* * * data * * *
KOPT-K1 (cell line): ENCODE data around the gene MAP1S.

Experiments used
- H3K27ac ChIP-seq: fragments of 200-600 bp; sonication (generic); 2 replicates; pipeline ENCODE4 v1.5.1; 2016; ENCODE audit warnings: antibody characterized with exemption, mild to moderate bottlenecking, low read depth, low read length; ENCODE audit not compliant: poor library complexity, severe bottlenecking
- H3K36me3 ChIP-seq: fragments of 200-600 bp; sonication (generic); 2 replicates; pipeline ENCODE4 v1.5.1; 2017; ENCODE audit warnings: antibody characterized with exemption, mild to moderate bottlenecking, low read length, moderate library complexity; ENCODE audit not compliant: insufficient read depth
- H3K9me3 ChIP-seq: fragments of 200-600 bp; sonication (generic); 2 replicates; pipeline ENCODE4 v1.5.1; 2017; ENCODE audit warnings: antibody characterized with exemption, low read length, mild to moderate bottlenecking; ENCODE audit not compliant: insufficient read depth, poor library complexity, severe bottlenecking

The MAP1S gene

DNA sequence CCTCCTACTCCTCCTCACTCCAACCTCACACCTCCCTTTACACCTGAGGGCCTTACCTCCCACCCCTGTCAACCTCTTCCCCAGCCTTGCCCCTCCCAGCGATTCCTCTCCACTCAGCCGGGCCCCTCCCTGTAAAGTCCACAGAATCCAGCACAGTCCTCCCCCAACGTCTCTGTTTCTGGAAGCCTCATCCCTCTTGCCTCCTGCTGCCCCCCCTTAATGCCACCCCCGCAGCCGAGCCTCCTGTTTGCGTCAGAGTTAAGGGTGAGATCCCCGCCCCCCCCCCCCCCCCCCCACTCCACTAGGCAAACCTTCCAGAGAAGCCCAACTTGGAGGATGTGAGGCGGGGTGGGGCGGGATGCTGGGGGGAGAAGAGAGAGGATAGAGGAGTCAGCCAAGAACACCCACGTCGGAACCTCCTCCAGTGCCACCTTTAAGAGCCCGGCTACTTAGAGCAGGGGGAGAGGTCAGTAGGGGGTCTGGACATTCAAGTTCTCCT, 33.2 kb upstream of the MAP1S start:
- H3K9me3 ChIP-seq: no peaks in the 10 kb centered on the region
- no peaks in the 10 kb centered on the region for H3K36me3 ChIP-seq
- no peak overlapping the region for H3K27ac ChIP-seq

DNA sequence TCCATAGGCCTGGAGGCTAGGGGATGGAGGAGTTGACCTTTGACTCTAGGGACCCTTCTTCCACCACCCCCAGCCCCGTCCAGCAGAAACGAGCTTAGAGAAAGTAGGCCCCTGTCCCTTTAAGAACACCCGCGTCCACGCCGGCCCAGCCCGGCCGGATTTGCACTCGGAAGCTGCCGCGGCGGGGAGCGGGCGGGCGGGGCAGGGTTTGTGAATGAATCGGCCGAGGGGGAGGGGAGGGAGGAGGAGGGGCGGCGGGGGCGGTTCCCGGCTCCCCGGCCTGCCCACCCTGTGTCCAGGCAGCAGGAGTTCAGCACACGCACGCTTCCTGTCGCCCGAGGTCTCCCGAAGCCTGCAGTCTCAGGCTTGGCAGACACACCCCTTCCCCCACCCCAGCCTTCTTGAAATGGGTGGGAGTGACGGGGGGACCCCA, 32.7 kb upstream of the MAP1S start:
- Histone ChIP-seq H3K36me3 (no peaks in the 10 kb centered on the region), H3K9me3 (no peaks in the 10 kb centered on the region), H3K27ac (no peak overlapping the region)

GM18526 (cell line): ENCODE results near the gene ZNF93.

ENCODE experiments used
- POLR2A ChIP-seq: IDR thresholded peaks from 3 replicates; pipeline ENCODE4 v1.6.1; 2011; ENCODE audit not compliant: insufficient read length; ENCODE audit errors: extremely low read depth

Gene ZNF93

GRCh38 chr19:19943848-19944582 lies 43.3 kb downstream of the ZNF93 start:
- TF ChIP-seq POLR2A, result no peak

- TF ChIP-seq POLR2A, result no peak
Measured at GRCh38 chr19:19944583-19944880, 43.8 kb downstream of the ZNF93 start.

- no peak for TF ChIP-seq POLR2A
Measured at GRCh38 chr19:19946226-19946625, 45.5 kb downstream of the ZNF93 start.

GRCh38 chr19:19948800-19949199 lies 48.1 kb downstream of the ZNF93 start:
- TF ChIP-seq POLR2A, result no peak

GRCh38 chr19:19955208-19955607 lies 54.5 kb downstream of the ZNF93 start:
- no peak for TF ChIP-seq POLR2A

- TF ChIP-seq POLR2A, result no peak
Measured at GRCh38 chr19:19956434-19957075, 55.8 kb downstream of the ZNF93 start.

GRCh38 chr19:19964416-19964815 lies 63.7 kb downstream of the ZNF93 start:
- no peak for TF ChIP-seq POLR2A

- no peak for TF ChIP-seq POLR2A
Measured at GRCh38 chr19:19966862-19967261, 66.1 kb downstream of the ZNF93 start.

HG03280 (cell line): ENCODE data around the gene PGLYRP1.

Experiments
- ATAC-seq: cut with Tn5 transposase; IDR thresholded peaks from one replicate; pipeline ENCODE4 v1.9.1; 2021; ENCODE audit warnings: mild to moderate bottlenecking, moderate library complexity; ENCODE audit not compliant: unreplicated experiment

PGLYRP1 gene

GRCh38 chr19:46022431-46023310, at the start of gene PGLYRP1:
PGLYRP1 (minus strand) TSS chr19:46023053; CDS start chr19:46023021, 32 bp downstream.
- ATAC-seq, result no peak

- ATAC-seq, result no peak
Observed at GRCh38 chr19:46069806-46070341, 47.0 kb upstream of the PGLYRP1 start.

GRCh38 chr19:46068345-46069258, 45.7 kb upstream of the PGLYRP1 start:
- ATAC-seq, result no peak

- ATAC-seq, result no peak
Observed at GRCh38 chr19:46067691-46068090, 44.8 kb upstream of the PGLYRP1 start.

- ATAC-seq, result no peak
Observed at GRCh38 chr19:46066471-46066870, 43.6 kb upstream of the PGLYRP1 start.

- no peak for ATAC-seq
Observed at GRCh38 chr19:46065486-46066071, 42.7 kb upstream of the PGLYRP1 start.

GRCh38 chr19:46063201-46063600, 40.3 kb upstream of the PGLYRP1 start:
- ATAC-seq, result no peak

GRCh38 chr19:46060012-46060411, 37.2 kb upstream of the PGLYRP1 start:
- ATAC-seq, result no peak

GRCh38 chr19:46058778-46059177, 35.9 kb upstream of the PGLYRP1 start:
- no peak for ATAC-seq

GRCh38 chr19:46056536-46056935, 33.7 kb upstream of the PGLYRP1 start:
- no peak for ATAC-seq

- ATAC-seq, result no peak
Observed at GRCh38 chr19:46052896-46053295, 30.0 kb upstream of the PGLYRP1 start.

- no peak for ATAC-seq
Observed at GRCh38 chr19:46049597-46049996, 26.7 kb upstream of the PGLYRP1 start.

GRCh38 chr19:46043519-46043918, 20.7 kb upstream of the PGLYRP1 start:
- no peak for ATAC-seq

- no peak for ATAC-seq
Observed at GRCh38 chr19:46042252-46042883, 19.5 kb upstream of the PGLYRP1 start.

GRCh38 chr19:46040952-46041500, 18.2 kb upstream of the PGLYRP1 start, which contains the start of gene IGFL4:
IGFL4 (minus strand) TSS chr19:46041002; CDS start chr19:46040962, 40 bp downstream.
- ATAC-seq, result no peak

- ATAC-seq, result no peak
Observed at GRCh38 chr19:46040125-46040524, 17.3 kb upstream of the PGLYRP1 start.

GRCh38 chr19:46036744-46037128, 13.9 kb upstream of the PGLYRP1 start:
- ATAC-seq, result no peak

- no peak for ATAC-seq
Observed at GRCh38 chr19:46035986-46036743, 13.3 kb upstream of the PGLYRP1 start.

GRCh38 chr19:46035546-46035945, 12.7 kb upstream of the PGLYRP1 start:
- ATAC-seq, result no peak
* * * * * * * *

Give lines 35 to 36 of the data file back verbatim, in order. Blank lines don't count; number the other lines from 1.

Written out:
- ATAC-seq: cut with Tn5 transposase; IDR thresholded peaks from one replicate; pipeline ENCODE4 v1.9.1; 2021; ENCODE audit warnings: mild to moderate bottlenecking, moderate library complexity; ENCODE audit not compliant: unreplicated experiment

PGLYRP1 gene